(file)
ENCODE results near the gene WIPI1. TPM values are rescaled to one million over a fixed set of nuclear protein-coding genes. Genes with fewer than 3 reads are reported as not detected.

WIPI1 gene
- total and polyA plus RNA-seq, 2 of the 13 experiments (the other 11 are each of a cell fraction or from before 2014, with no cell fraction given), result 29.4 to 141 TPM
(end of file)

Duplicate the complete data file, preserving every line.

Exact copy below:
ENCODE results near the gene WIPI1. TPM values are rescaled to one million over a fixed set of nuclear protein-coding genes. Genes with fewer than 3 reads are reported as not detected.

WIPI1 gene
- total and polyA plus RNA-seq, 2 of the 13 experiments (the other 11 are each of a cell fraction or from before 2014, with no cell fraction given), result 29.4 to 141 TPM